PayPal, SpaceX and Tesla
With his own money to invest, Musk was up and running. Zip2 may have been precarious, but now Musk had what he needed – the capital to do what he wanted. With $10 million of his Zip2 money he founded X.com, one of the earliest online banking platforms. At the time the major competitor was Cofinity, and the two merged in 2000. Some wrangling ensued between Musk and Peter Thiel of Cofinity, with the former once again ousting Musk from the position of CEO. In 2001, the business was rebranded to PayPal, which has since become a household name – now you can even find PayPal casino sites at MrCasinova. Despite his disappointment over the control of the company, once again Musk walked away considerably richer when he made just under $180 million from the $1.5 billion sale of PayPal to eBay in 2002.
As before, Musk didn’t waste any time before starting on his next venture. 2002, after the sale of PayPal, was the year he started SpaceX. Just two years later he made his first investment in Tesla, a company that has become synonymous with the prolific entrepreneur. Despite not being a founder, Musk’s financial and operational involvement with Tesla has made him CEO and the single most influential figure in the business.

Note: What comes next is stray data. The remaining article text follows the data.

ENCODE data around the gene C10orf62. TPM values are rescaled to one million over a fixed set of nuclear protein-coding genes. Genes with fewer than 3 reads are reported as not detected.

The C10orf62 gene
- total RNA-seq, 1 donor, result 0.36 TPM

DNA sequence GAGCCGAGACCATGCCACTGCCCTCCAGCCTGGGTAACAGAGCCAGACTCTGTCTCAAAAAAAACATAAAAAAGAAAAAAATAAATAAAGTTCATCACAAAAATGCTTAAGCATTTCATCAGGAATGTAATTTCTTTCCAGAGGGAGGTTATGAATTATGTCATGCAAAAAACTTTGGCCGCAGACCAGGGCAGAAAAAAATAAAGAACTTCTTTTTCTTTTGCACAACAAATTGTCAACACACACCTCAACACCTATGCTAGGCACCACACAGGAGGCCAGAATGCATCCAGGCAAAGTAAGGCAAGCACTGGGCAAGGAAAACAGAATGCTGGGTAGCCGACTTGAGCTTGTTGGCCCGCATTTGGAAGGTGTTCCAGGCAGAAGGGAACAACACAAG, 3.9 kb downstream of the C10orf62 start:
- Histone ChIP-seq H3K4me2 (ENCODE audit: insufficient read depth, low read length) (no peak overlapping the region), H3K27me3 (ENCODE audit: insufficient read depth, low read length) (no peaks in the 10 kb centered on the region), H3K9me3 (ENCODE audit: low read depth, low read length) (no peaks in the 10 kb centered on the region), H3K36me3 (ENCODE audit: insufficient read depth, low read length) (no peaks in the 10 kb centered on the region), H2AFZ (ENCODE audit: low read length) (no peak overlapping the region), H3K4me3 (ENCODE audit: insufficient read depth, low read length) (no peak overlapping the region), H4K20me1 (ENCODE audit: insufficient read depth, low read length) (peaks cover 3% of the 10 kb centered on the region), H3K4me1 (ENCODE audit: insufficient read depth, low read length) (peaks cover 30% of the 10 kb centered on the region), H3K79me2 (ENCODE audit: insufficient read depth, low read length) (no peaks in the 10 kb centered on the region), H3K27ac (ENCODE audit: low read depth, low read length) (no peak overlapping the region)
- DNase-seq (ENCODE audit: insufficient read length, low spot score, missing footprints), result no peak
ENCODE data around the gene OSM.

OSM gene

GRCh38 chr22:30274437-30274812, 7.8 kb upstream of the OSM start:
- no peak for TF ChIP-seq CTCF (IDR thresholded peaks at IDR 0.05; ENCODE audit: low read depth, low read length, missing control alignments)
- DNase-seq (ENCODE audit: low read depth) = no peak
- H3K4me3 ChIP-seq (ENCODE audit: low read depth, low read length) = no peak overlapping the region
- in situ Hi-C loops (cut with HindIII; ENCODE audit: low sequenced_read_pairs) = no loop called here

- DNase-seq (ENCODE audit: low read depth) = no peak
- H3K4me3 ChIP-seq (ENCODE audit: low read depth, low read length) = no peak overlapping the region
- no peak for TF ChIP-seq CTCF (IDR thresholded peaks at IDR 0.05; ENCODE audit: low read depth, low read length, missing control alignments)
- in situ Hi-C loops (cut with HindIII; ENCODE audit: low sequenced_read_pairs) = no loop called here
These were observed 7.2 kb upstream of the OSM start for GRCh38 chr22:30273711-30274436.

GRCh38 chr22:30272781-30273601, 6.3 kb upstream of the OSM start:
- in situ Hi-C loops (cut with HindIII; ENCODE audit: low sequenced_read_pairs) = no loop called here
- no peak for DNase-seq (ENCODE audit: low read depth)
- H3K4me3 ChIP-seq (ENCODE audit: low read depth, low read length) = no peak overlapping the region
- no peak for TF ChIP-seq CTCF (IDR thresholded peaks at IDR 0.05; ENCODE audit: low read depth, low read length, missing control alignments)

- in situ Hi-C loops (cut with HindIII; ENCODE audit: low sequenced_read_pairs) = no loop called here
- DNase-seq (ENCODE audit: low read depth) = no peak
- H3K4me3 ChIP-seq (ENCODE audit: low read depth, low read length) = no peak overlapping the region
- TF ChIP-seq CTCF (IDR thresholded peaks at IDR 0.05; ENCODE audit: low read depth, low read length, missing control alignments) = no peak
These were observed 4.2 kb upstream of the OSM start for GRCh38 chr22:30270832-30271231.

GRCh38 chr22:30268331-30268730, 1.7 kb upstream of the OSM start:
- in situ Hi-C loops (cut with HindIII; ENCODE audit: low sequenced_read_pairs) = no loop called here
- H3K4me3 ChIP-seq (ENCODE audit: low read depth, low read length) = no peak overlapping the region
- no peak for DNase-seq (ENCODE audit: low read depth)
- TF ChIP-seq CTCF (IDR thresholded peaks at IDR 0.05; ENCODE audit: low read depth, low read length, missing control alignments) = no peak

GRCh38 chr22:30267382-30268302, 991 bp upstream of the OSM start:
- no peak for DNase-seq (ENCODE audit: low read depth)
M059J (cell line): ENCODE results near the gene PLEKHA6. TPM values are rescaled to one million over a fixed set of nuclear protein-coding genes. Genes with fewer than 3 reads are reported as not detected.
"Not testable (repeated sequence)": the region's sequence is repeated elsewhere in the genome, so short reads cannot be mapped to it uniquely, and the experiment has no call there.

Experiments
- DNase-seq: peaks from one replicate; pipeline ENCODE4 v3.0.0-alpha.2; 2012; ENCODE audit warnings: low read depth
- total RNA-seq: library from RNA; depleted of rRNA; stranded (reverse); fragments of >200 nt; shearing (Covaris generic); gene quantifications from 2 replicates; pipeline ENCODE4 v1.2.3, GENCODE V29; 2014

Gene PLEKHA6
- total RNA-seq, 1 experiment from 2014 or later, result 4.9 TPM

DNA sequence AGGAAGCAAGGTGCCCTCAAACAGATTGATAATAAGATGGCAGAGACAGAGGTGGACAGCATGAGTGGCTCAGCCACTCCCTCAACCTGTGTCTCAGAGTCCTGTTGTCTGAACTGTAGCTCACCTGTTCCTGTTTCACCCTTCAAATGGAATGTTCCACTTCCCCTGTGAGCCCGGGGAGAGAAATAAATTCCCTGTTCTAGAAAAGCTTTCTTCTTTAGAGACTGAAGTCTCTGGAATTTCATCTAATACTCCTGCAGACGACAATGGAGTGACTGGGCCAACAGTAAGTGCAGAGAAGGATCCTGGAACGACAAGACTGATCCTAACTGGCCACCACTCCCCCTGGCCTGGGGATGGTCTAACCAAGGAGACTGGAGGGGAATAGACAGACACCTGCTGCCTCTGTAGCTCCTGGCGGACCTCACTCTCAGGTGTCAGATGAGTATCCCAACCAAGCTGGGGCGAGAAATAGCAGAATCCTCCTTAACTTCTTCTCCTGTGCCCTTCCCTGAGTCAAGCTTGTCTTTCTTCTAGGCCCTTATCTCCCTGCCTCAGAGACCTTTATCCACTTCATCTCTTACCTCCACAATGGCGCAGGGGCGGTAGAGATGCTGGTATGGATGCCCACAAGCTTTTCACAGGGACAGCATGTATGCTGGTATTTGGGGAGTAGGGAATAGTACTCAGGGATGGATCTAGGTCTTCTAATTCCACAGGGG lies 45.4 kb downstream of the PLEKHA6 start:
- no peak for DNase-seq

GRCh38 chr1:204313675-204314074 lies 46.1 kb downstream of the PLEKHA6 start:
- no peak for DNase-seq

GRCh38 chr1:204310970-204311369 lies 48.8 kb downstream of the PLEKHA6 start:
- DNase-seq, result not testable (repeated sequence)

Losing out and bouncing back
In 2006, Musk’s cousins Lyndon and Peter Rive founded SolarCity with seed capital from Musk, who also became chairman. The successful solar roofing business is now under the Tesla umbrella. Musk’s fortunes took a turn in 2008, when with resources already stretched thin he settled the divorce from his first wife Justine to the tune of £20 million.
Looking back, it seems a little naive to think Musk was ever in any real trouble financially. At the time, the situation may have felt less than ideal, but his existing investments and companies meant that he still had a lot of assets even if he was temporarily cash-poor. That same year, NASA and SpaceX entered into a contract worth $1.6 billion, and around this time Musk’s angel investment portfolio also started to bear some fruit. With the IPO of Tesla in 2010, Musk was back on solid ground and starting to move forward.
Between Tesla, SpaceX and SolarCity, the narrative of Musk as a man investing in the future of the planet – and beyond – began to take shape. All three did well in the following years, with Tesla and SolarCity merging in 2016. Over the course of six years, between 2012 and 2018, Musk grew his worth from $2 billion to $19 billion.